principles of Article IV.
f. As with other provisions of this code, common sense and the conditions of captivity will affect the way in which the senior person and the other
POWs organize to carry out their responsibilities. What is important is that everyone support and work within the POW organization.
6. Code of Conduct V.
a. When questioned, should I become a prisoner of war, I am required to give name, rank, service number, and date of birth. I will evade answering
further questions to the utmost of my ability. I will make no oral or written statements disloyal to my country and its allies or harmful to their
b. When questioned, a prisoner of war is required by the Geneva Convention and this code to give name, rank, service number (Social Security number)
and date of birth. The prisoner should make every effort to avoid giving the captor any additional information. The prisoner may communicate with
captors on matters of health and welfare and additionally may write letters home and fill out a Geneva Convention "capture card."
c. It is a violation of the Geneva Convention to place a prisoner under physical or mental duress, torture or any other form of coercion in an effort
to secure information. If under such intense coercion, a POW discloses unauthorized information, makes an unauthorized statement or performs an
unauthorized act, that prisoner's peace of mind and survival require a quick recovery of courage, dedication and motivation to resist anew each
d. Actions every POW should resist include making oral or written confessions and apologies, answering questionnaires, providing personal histories,
creating propaganda recordings, broadcasting appeals to other prisoners of war, providing any other material readily usable for propaganda purposes,
appealing for surrender or parole, furnishing self-criticisms and communicating on behalf of the enemy to the detriment of the United States, its
allies, its armed forces or other POWs.
e. Every POW should also recognize that any confession signed or any statement made may be used by the enemy as a false evidence that the person is a
"war criminal" rather than a POW. Several countries have made reservations to the Geneva Convention in which they assert that a "war criminal"
conviction deprives the convicted individual of prisoner-of-war status, removes that person from protection under the Geneva Convention and revokes
all rights to repatriation until a prison sentence is served.
f. Recent experiences of American prisoners of war have proved that, although enemy interrogation sessions may be harsh and cruel, one can resist
brutal mistreatment when the will to resist remains intact.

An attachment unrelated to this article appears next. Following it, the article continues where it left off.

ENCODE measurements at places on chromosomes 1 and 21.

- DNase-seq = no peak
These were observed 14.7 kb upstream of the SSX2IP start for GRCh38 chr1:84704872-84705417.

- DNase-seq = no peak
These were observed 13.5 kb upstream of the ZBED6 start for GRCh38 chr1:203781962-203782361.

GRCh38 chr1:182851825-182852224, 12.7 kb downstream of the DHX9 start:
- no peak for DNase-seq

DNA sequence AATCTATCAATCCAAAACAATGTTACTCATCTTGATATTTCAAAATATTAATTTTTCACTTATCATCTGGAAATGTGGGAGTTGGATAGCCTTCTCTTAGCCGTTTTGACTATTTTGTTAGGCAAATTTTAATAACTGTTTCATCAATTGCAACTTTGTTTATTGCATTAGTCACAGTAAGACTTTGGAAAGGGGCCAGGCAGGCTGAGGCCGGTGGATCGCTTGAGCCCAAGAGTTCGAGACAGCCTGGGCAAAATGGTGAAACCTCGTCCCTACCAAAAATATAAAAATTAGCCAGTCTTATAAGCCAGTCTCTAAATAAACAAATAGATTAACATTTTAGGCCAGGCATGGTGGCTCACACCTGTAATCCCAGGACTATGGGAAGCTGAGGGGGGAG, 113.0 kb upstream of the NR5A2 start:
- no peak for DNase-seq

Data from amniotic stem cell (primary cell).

g. The best way for a prisoner to keep faith with country, fellow prisoners and self is to provide the enemy with as little information as possible.
7. Code of Conduct VI
a. I will never forget that I am an American, fighting for freedom, responsible for my actions, and dedicated to the principles which made my country
free. I will trust in my God and in the United States of America.
b. A member of the armed forces remains responsible for personal actions at all times.
c. A member of the armed forces who is captured has a continuing obligation to resist and to remain loyal to country, service, unit and fellow
d. Upon repatriation, POWs can expect their actions to be reviewed, both as to circumstances of capture and conduct during detention. The purpose of
such review is to recognize meritorious performance as well as to investigate possible misconduct. Each review will be conducted with due regard for
the rights of the individual and consideration for the conditions of captivity; captivity of itself is not a condition of culpability.
e. Members of the armed forces should remember that they and their dependents will be taken care of by the appropriate service and that pay and
allowances, eligibility and procedures for promotion and benefits for dependents continue while the service member is detained. Service members should
assure that their personal affairs and family matters (such as pay, powers of attorney, current will and provisions for family maintenance and
education) are properly and currently arranged. Failure to so arrange matters can create a serious sense of guilt for a POW and place unnecessary
hardship on family members.
f. The life of a prisoner of war is hard. Each person in this stressful situation must always sustain hope and resist enemy indoctrination. Prisoners
of war standing firm and united against the enemy will support and inspire one another in surviving their ordeal and in prevailing over misfortune